Guidelines for Parents and the Rights of Children
Key Points
  • Just because your marriage is ending, does not result in the end of parenting as well. This is one of the biggest mistakes parents make when facing divorce. The responsibility of being a parent has never been more vital. Children need and deserve both parents.
  • Children in the midst of a divorce have the court to legally look out for their best interests. The parents are called upon to do the same, regarding their well-being especially.
  • Children’s Rights are listed and explained. They are a great guideline to follow to get a solid grasp of what responsibilities lie ahead as a parent during and post divorce.


In a divorce, the parent's coping skills and the child's coping skills are very different. Throughout the divorce and its aftermath, the parent must nurture and love a child going through a very difficult experience. Adolescence in particular is a time for someone to grow as a person; it is not a time a teenager to be freighted with the woes and worries associated with divorcing parents. A child's self-esteem does not have to be diminished by divorce, but can actually be strengthened; however, it takes hard work by both parents to build that healthy environment.

The obligation of being a parent does not end after a divorce. The failure to realize this incubates a very common social problem: when the marriage ends, so does the parenting, particularly when the noncustodial parent (who is often the father) drifts away from his own children by not exercising visitation rights. To be sure, parenting at the remove is difficult, but here are some basic rules:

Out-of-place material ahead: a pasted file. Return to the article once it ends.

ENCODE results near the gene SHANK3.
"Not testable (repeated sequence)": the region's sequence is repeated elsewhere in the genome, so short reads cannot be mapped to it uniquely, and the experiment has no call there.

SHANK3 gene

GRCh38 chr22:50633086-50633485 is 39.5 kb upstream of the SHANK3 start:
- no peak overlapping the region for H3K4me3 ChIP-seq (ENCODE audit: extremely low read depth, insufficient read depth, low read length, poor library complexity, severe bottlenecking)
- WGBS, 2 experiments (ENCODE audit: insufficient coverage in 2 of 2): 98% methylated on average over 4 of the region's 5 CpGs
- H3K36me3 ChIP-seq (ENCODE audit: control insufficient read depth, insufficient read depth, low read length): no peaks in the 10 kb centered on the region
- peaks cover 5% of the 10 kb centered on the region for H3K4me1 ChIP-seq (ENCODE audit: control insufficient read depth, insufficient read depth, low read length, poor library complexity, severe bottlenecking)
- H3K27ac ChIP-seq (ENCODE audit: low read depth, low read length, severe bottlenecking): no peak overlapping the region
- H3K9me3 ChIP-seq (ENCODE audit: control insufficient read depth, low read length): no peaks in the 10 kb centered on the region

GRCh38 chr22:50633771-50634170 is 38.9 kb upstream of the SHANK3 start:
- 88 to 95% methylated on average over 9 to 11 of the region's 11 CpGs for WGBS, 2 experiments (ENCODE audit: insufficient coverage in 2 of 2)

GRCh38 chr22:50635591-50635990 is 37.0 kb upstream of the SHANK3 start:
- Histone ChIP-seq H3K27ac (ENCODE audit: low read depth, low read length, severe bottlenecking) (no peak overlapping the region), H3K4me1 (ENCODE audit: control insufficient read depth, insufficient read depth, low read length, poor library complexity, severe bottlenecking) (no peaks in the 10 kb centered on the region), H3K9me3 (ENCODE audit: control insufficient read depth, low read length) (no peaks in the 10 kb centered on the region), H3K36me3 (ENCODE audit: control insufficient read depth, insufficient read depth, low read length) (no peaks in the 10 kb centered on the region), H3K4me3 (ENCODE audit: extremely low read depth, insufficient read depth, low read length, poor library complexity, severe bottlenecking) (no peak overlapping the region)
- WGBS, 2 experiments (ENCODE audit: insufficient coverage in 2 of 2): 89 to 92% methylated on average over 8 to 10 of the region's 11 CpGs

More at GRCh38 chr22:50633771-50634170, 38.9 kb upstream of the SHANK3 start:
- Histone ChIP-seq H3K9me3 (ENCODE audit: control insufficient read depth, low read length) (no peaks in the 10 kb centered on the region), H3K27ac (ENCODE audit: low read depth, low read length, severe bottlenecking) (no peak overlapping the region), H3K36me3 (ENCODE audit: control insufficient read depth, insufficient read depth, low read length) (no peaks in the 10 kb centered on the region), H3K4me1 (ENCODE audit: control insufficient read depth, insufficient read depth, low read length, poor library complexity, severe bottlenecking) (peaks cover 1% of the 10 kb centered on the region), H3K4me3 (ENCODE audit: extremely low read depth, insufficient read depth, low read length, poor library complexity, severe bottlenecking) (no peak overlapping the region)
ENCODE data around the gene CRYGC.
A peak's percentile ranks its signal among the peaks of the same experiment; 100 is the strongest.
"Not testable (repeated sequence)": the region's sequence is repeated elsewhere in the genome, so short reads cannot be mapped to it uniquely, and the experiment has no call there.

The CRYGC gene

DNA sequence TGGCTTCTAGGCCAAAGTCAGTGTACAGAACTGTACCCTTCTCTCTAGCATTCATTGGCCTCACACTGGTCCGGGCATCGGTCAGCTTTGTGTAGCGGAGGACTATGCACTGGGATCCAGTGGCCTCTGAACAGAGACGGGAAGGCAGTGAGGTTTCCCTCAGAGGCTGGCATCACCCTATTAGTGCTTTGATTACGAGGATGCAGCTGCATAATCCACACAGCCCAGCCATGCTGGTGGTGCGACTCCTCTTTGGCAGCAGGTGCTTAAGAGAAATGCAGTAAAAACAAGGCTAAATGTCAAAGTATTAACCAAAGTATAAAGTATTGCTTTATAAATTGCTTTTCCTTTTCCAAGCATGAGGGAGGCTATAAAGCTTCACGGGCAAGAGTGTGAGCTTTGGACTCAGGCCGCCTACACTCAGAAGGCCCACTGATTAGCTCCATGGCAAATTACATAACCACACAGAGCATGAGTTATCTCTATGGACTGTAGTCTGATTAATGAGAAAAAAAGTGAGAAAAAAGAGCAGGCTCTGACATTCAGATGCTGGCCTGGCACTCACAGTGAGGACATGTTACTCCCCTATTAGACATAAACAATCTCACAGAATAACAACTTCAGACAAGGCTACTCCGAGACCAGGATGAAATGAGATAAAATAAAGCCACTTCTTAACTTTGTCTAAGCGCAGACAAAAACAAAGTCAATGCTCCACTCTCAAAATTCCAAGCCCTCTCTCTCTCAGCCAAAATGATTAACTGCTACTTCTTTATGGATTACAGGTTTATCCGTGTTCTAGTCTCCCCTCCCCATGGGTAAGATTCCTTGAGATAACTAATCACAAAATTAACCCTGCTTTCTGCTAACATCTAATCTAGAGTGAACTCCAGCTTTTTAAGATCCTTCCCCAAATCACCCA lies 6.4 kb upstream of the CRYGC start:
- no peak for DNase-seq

• Successfully divorced spouses achieve a rapport approaching benign indifference, so that each can address situations with business-like behavior. If, after the divorce, necessary conversation about child care becomes too heated, it might be wise to continue it on a later date.
  • Both parents must respect and encourage the child's relationship with the other parent.
  • Former spouses should schedule regular meetings to discuss parenting issues. Some parenting plans include protocols for such meetings.
  • Refighting past battles, rehashing pass grievances and opening old wounds serves no purpose.
  • Each partner must remember that the other partner also loves the child, and each partner should express and/or show appreciation towards one another as even the simplest comment or action can create a stronger and more effective partnership.
  • The parenting plan is, among other features, a schedule, so neither parent should intentionally break or skip appointments. Parents should be forthright and honest when a problem arises. This applies to children, too, who are entitled to a clear explanation for any change in plans and/or cancellations.